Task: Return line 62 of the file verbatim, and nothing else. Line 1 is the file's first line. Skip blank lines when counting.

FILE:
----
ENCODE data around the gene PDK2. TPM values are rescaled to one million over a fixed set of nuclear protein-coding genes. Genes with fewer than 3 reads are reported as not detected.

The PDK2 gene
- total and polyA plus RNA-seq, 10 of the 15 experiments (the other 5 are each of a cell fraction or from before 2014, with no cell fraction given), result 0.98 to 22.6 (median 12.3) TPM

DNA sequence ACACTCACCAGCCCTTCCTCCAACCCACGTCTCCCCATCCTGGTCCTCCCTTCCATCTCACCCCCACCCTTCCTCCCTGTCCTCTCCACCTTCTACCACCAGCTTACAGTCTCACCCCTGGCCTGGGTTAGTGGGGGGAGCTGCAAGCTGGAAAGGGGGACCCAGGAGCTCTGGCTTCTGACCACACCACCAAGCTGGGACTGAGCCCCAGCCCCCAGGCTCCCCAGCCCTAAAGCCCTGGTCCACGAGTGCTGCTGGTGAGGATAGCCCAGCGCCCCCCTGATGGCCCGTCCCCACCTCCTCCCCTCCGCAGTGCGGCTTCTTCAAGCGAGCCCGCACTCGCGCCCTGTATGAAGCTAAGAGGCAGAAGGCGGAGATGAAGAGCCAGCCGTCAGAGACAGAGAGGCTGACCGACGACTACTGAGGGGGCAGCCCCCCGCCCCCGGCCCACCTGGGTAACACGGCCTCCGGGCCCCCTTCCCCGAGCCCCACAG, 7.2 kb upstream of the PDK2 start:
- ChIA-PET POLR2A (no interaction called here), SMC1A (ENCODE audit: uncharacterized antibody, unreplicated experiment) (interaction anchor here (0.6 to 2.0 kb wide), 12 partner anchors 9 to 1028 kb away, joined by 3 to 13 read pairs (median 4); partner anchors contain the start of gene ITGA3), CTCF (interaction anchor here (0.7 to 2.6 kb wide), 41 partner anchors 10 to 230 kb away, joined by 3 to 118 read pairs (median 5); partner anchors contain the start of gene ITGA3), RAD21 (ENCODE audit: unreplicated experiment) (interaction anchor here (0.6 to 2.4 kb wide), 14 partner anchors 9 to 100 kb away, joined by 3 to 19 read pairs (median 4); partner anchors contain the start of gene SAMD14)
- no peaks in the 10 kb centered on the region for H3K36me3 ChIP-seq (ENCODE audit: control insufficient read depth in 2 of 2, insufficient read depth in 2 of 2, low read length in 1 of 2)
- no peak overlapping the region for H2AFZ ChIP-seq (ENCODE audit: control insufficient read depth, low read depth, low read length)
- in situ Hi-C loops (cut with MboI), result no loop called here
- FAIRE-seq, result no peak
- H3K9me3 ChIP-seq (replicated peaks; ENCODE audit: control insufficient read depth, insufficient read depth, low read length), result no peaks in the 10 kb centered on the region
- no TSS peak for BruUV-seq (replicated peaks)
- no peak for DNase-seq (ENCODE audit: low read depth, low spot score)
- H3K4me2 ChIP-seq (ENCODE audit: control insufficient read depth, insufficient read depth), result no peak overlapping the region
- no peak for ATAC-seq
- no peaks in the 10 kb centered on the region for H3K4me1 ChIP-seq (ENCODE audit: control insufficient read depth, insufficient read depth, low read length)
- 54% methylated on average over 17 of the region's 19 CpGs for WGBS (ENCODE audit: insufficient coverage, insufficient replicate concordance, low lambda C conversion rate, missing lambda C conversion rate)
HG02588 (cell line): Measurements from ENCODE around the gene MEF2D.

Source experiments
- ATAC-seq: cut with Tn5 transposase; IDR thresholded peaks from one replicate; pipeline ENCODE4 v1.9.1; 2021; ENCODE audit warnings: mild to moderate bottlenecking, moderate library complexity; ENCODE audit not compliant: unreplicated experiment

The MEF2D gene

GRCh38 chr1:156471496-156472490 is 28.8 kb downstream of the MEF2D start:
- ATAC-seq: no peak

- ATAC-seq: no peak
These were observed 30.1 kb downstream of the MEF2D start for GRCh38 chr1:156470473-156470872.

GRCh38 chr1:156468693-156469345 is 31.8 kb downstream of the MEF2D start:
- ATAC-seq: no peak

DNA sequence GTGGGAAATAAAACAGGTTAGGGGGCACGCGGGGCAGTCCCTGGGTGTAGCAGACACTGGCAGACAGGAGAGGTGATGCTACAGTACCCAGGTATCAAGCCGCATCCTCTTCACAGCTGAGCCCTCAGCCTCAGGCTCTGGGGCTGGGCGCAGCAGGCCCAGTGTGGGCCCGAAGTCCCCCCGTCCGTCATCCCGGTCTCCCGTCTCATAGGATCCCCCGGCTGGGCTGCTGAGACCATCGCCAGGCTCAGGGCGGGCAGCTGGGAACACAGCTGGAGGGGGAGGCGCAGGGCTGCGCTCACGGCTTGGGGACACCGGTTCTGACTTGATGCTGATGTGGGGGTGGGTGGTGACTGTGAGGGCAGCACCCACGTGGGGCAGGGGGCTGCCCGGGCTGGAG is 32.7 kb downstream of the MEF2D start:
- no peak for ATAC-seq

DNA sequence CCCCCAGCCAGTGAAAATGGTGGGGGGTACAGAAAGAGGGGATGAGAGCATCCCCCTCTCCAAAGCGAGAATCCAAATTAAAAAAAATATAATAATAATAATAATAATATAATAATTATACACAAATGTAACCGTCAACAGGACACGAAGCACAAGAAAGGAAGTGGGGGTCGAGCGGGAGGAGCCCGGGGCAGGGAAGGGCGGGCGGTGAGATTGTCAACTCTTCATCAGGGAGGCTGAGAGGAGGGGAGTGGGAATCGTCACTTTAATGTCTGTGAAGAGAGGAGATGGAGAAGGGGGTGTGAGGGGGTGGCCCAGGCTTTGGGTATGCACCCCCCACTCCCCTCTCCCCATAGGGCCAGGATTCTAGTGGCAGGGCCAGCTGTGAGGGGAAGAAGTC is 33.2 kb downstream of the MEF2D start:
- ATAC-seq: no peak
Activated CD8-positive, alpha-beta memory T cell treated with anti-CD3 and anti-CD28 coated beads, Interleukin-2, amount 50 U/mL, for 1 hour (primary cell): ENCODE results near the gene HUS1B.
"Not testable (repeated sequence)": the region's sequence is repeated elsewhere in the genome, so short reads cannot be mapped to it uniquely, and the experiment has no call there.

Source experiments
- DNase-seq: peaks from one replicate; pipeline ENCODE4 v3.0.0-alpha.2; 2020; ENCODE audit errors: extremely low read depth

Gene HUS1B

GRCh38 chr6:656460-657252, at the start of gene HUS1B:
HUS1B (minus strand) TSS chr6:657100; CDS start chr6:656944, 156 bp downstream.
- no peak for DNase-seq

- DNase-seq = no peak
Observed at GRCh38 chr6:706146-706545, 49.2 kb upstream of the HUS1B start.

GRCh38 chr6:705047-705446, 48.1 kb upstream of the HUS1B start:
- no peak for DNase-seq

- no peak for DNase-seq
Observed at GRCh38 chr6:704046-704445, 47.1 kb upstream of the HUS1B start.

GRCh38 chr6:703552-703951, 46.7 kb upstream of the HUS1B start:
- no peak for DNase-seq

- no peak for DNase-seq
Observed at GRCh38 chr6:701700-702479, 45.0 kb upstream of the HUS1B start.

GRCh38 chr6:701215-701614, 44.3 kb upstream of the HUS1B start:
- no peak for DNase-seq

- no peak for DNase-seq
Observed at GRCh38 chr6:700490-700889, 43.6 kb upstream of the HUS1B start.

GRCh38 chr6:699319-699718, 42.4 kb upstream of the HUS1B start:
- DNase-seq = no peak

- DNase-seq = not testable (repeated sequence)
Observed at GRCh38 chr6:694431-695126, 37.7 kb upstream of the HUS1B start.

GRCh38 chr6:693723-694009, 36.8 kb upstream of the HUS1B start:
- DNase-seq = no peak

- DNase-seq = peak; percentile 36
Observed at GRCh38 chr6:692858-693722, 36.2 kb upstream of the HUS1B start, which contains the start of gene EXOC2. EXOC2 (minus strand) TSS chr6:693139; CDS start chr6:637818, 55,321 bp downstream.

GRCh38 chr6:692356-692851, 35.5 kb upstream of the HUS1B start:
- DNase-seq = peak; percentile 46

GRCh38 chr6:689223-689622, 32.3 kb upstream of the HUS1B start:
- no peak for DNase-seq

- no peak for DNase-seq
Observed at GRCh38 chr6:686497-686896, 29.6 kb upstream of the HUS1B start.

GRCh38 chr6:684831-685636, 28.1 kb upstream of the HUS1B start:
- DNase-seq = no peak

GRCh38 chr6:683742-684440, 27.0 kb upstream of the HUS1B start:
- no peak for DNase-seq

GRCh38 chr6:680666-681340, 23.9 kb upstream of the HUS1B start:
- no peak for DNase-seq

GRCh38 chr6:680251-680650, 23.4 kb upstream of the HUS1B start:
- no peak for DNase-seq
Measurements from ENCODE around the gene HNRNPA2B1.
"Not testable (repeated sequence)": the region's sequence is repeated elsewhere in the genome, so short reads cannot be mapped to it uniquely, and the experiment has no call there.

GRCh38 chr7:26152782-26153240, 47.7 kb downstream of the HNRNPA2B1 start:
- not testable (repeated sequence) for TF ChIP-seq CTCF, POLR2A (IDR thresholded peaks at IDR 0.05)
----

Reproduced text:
- DNase-seq = peak; percentile 46